From the beginning, the unusual nature of The Reality of Being quickly becomes apparent. Besides a foreword, introduction and an ending biographical note, it primarily consists of extracts from de Salzmann's notebooks. These give a flavor quite unlike any other Work book. The material is organized primarily by themes, though it is stated that the first four chapters are generally from the notebooks of the 1950s. Otherwise, the material is not organized chronologically (so that one might get a glimpse of her development over time). The pattern is perhaps circular or spiral. The exact origin of the material presented is not entirely clear, but her writings apparently have come out of her personal experiences and ponderings of the Work.

The extracts have been edited by, as it says in the foreword, "a small group of Jeanne de Salzmann's family and followers." (Why "followers" and not students?) As the original notebooks—with the exception of one snippet—are unpublished, the extent of editing remains a question. The sense is that the editing, perhaps to make the writings somewhat less personal, may have created at times a certain awkwardness to what will be for many, and especially those new to Work ideas, an already difficult text.

Lord John Pentland, Mme de Hartmann and Mme de Salzmann

Lord John Pentland, Mme de Hartmann and Mme de Salzmann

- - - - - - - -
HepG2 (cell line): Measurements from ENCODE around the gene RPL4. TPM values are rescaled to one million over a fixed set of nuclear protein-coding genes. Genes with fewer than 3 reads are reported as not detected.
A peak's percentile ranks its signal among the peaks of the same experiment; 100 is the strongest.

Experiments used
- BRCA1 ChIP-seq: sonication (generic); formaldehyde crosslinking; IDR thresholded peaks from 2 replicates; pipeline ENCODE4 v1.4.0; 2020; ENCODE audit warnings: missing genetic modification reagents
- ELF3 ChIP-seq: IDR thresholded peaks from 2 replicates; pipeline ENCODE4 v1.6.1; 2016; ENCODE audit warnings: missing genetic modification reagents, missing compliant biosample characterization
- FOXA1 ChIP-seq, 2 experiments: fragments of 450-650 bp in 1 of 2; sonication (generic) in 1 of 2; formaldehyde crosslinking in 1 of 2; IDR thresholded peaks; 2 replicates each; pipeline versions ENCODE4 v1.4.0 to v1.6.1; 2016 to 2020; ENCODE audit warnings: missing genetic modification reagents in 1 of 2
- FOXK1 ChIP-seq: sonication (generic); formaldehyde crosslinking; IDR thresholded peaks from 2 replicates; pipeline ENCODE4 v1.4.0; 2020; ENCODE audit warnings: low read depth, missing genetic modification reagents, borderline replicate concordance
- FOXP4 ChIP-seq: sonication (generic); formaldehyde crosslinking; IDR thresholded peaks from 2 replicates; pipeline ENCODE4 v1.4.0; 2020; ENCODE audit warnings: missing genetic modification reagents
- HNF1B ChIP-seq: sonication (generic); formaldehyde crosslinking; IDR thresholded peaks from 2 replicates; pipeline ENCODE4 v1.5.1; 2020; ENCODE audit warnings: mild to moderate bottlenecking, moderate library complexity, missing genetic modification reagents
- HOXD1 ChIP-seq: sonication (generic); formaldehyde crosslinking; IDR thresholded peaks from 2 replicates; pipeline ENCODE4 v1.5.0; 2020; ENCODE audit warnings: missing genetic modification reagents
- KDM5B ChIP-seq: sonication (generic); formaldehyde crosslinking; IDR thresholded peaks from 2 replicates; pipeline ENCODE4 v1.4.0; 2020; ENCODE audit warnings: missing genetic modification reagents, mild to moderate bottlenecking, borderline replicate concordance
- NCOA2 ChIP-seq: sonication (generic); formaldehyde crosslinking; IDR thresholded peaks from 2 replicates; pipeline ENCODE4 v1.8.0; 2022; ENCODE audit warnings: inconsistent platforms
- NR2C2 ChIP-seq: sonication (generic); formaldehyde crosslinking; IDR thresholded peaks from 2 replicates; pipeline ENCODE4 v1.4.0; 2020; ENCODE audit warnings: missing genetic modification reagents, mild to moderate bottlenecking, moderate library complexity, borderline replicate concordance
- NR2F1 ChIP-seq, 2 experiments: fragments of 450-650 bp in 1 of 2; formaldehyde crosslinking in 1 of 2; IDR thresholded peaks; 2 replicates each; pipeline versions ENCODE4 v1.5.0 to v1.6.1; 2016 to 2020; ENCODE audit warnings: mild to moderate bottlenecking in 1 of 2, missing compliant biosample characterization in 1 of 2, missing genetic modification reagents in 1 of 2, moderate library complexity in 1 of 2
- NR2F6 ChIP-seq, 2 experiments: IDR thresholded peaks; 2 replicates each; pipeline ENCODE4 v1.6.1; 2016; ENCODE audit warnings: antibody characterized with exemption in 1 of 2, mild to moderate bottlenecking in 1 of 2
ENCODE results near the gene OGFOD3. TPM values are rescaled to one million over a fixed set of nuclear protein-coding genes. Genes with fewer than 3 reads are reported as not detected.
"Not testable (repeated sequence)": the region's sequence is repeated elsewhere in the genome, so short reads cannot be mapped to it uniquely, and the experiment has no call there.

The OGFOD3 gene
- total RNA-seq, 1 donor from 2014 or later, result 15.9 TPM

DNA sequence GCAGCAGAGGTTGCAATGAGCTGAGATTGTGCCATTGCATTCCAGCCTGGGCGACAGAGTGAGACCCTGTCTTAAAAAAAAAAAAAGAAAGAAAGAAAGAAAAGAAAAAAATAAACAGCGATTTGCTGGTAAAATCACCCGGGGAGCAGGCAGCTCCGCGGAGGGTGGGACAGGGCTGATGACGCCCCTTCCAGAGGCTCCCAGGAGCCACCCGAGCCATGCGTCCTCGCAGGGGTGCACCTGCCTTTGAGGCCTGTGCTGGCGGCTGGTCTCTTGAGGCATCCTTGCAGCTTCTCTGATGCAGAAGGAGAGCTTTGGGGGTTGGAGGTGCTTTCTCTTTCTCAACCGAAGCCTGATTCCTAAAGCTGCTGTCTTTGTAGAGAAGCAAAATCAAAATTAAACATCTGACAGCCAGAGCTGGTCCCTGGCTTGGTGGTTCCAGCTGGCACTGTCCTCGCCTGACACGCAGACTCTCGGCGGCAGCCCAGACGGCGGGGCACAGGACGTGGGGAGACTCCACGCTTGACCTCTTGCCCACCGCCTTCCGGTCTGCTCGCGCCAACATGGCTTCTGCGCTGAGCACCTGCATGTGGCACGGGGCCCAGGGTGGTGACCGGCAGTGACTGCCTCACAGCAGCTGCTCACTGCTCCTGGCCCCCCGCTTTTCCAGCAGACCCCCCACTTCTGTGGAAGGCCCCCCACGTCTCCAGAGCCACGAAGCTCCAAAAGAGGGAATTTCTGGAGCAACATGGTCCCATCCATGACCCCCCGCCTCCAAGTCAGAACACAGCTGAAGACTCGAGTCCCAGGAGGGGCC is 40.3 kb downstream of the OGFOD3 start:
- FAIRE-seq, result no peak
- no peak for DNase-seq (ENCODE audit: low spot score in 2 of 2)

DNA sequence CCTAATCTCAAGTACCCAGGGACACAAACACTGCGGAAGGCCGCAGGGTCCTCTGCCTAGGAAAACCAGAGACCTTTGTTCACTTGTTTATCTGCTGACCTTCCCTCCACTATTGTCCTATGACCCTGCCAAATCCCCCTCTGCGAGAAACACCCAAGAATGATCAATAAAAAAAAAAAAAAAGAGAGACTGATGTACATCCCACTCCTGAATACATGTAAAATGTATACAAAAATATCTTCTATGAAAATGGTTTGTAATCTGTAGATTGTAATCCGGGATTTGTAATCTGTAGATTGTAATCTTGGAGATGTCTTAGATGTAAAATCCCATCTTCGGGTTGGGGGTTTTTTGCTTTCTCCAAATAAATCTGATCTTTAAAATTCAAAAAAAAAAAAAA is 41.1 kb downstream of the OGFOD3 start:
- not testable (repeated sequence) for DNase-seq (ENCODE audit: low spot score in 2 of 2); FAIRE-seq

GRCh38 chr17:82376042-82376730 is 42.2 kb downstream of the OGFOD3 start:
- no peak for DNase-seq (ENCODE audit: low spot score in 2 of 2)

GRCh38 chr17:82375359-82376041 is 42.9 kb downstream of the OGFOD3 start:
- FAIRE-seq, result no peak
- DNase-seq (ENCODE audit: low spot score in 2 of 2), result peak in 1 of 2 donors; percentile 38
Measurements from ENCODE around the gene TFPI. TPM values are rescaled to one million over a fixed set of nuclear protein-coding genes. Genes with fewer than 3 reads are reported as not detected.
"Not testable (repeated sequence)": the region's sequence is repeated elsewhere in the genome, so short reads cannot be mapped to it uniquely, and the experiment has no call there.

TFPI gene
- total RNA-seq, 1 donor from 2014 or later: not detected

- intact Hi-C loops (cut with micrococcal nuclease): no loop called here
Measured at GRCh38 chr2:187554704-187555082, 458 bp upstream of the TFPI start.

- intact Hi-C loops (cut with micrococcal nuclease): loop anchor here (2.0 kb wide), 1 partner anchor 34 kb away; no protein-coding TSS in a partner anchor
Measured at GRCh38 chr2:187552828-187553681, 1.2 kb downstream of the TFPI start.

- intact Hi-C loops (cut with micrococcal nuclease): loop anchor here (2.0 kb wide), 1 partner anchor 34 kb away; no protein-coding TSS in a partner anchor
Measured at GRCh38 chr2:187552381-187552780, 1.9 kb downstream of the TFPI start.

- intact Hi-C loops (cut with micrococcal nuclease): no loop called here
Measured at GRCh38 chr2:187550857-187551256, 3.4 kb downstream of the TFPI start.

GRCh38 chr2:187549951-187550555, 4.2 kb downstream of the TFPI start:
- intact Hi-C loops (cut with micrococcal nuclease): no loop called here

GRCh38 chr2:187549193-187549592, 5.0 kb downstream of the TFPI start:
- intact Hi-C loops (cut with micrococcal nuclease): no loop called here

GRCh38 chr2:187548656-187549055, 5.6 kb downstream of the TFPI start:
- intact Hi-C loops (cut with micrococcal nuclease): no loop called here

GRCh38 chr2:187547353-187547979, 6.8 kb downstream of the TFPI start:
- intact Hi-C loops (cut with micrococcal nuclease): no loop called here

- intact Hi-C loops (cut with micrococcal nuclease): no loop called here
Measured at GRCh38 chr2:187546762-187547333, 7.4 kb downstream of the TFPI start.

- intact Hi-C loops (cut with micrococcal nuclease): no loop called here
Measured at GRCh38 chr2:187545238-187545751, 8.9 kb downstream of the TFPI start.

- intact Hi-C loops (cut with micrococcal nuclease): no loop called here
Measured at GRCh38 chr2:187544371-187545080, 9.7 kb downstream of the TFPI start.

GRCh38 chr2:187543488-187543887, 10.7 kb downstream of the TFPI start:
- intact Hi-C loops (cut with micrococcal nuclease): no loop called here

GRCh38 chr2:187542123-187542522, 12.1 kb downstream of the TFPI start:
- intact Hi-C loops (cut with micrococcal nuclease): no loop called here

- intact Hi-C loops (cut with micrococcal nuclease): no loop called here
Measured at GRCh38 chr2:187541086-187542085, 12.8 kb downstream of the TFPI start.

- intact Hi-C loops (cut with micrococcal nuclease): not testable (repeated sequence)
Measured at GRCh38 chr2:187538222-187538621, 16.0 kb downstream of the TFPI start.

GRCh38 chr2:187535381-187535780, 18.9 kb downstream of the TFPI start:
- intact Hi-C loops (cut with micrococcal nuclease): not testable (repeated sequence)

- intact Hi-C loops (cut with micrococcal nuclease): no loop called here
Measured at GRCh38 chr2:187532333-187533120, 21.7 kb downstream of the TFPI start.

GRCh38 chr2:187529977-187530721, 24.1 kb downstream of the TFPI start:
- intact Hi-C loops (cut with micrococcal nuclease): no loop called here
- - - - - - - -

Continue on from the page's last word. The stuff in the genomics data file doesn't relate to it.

Many Monographs Are Rich & Beautiful

The notebook extracts consist of 140 monographs, each generally a few pages long and titled as to their general content. The writing is often quite detailed and of considerable density for those with limited experience of the Work. A typical example: 60. Only with a stable presence:

    Before beginning any Movement, I must find this energy, this state in which there is a relation between the mind and the body. The feeling comes by itself. The movement is an expression of this state. Without this state, from where will my movement come? At first, I try to open to an energy that comes from a little higher than my head, and that passes in me. This allows a consciousness that I otherwise do not know. I need to keep it within me, while at the same time my body is in movement. The two need to be absolutely together. This energy is more important than anything else. I am in movement, but the energy remains the same and is stronger than the movement. In order to stay related to this energy, I need to be in a rhythm of a certain intensity and strength…. For a relation to appear [between body and mind], there needs to be a movement from one toward the other. The relation creates a new energy, which needs to become a Presence that is stable, like a second body.